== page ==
Tory fury as Partygate investigator Sue Gray made Keir Starmer’s chief of staff

Labour leader Sir Keir Starmer is set to appoint Sue Gray – the senior civil servant who oversaw the Partygate inquiry into Boris Johnson’s government – to be his new chief of staff.

The move sparked outrage from Jacob Rees-Mogg and other Johnson allies, who claimed the Sue Gray report now appeared to be a “left-wing stitch up” aimed at undermining the ex-PM.

Ms Gray, who led the investigation into rule-breaking Covid parties at No 10 and Whitehall, quit her senior role at the Cabinet Office on Thursday with a view to joining Sir Keir’s team.

A Labour spokesperson confirmed Ms Gray had been offered the chief of staff job and said Sir Keir was “delighted” that she is hoping to join the team.

However, the Cabinet Office is “reviewing the circumstances” under which Ms Gray resigned on Thursday afternoon.

It is not clear that she accepted the job from Labour before notifying the Advisory Committee on Business Appointments (ACOBA), the watchdog which scrutinises jobs taken by ex-ministers and top civil servants.

She may have to wait at least three months before she can start a new role, according to rules for permanent secretaries or equivalent figures leaving government departments.

Although Acoba can make recommendations on the suitability of post-government roles, it is ultimately up to Rishi Sunak to sanction any appointment.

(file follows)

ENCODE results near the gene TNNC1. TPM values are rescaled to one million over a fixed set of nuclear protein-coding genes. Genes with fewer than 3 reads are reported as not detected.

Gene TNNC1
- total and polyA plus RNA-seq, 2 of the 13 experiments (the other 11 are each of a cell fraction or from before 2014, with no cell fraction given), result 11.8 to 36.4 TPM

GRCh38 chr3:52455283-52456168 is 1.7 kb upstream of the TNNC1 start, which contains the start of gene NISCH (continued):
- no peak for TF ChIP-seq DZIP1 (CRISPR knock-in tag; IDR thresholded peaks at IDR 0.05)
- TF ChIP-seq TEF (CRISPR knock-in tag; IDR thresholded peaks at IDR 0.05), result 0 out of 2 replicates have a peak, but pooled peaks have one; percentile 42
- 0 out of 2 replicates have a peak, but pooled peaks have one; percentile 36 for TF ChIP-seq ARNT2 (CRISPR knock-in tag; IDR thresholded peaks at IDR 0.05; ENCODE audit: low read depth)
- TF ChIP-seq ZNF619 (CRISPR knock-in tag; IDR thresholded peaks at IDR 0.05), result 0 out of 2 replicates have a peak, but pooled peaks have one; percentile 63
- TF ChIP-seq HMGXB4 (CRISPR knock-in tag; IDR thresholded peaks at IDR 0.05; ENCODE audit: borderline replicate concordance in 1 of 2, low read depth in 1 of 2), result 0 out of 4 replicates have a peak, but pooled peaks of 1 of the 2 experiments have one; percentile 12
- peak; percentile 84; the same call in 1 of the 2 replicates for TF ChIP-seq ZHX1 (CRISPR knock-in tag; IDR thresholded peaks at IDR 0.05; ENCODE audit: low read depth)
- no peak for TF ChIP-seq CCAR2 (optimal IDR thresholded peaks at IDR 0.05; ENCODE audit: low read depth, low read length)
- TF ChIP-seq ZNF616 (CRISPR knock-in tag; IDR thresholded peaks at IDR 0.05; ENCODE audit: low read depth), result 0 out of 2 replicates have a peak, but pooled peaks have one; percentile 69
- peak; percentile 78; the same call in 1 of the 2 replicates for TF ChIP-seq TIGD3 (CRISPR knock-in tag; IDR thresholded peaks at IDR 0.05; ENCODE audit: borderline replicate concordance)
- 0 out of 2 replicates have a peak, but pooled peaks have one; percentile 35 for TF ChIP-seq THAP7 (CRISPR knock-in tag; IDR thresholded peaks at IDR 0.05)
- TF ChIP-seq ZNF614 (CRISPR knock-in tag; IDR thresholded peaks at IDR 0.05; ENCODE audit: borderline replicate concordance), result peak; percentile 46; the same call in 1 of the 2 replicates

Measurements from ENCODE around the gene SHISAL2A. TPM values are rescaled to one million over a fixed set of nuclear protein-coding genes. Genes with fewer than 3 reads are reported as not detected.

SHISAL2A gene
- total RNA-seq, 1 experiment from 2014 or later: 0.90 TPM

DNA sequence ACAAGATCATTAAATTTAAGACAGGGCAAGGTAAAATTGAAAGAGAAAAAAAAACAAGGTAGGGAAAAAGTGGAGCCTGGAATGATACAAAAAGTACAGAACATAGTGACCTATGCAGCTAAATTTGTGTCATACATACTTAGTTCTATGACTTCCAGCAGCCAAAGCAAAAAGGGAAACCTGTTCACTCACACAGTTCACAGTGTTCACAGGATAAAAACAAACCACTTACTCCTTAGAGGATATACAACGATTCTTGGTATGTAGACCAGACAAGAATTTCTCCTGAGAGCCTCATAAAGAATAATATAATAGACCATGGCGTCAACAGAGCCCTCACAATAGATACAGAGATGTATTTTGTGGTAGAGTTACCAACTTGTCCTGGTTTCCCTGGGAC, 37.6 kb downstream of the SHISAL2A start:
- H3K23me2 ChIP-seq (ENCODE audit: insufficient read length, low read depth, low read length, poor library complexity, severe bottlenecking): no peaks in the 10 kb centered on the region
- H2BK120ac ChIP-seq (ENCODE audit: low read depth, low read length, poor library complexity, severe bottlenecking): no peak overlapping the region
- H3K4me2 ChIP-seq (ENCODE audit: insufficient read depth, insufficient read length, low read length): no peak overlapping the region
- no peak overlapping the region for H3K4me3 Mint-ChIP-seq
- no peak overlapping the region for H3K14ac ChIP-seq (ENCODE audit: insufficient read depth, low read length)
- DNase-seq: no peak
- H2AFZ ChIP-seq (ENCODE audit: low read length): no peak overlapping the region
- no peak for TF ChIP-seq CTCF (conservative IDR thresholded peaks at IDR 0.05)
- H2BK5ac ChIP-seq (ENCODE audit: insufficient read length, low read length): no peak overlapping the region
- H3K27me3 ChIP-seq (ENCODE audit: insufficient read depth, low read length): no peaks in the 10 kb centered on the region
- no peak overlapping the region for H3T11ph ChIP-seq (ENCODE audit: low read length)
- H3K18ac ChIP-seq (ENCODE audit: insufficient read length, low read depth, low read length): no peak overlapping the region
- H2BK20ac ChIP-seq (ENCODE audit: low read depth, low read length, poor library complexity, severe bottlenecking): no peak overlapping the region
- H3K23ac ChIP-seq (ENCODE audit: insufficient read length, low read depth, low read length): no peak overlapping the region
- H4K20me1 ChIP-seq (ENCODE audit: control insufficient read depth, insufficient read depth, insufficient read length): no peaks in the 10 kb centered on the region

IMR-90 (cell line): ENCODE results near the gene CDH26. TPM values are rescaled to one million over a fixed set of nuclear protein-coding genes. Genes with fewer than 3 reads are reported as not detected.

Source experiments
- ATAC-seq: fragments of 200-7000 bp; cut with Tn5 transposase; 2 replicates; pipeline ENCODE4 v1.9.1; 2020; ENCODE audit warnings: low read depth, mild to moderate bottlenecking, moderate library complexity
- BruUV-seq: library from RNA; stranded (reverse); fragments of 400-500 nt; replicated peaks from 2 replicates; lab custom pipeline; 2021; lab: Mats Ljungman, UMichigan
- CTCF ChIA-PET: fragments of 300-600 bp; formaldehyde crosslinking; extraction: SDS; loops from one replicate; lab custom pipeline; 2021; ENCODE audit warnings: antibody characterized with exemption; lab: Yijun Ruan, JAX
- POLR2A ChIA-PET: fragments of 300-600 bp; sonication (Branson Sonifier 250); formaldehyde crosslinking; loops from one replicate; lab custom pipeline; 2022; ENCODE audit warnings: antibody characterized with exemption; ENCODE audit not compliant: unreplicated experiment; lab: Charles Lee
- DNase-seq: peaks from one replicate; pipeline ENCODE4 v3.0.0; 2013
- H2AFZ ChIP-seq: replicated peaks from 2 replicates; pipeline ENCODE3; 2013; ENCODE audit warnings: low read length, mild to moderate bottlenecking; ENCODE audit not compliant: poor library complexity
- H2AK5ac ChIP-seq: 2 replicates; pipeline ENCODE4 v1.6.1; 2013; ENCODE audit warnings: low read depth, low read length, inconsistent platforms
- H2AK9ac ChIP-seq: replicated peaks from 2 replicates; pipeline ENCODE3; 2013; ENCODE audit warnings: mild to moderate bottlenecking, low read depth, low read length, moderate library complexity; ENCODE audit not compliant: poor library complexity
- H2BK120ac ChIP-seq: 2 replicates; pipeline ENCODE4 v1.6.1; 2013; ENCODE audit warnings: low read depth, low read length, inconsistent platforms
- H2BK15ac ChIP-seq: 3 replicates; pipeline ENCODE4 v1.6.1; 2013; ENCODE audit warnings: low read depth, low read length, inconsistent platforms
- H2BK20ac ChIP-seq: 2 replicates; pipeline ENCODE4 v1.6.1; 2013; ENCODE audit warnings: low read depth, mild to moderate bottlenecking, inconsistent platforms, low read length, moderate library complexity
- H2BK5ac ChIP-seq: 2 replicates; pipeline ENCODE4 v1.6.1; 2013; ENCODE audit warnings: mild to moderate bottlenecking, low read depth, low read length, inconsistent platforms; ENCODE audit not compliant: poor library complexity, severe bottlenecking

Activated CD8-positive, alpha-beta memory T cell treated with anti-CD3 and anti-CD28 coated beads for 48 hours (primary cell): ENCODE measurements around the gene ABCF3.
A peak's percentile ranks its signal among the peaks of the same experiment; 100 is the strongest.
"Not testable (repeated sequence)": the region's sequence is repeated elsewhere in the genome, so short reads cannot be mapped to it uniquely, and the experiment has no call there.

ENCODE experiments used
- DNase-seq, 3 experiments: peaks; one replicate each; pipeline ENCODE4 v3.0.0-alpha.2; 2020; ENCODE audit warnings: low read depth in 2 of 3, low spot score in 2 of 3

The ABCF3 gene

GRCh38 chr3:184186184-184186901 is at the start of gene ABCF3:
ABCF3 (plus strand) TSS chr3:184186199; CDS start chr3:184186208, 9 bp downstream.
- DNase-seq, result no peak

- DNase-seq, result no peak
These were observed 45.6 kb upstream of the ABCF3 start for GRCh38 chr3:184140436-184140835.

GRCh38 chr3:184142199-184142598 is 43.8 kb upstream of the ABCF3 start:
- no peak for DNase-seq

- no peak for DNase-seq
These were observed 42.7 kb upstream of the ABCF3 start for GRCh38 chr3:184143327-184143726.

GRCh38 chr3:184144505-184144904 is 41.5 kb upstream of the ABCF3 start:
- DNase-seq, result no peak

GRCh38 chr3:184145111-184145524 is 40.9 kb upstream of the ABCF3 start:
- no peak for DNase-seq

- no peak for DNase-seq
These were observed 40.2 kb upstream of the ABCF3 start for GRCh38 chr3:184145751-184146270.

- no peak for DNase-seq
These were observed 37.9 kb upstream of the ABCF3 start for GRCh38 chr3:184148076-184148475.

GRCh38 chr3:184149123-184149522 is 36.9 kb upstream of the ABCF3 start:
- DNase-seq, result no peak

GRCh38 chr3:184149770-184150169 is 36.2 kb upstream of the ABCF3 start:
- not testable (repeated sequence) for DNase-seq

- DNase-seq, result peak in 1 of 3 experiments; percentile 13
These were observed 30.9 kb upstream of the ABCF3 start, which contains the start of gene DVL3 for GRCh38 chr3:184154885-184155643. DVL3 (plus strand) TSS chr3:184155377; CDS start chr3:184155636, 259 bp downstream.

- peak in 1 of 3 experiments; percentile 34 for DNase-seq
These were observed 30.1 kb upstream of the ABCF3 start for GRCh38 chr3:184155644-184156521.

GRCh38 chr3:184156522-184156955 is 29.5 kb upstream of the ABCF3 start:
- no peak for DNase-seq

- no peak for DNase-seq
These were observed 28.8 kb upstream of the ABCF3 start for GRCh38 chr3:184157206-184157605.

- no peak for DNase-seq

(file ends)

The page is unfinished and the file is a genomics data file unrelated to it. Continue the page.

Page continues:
Senior Tories shared outrage at the idea of the senior figure taking a top job with Labour. They pointed to Ms Gray’s role in key events which led to Mr Johnson’s downfall, accusing her of bias.

Her damning report on “failures of leadership” led to a Metropolitan Police probe which saw Mr Johnson and Rishi Sunak fined for attending a birthday party inside No 10.

Nadine Dorries, a top Johnson loyalist, said the move was “not surprising” – claiming Ms Gray’s Partygate report was a “stitch up” of the ex-PM and his staff.

Mr Rees-Mogg added: “So much for an impartial civil service, the Gray report now looks like a left-wing stitch up against a Tory prime minister.”

Tory MP Brendan Clarke-Smith, very briefly a junior Cabinet Office minister said he was “genuinely shocked” and said people understandably be questioning the “impartiality” of the Partygate report.

Tory peer Lord Cruddas – another Johnson backer – pointed out that the Gray report had been sent to privileges committee currently investigating whether the former PM lied to parliament. “Surely this is conflict of interest, report and [the privileges] committee has no credibility. What a stitch up,” he tweeted.

One well-placed friend of Mr Johnson claimed the validity and findings of Ms Gray’s Partygate report had been “completely destroyed”.

“Keir Starmer appointing Sue Gray as his chief of staff reveals what many have suspected all along – Partygate was a deliberate and manufactured plot to oust a Brexit-backing Conservative prime minister,” the ally said.

Tory MP Mark Jenkinson responded by saying “all part of the plan” with a pair of eyes emoiji, also suggesting Ms Gray had shown bias against Mr Johnson or his government.

But Dave Penman, head of the FDA union representing senior civil servants said it was “unforgiveable” to question Ms Gray’s integrity during the Partygate probe.

“I can understand why some people are surprised or disappointed that Sue Gray has resigned and may take up the role with Labour. What’s unforgivable, from people who know and worked with her, is question her integrity over the Partygate report.”

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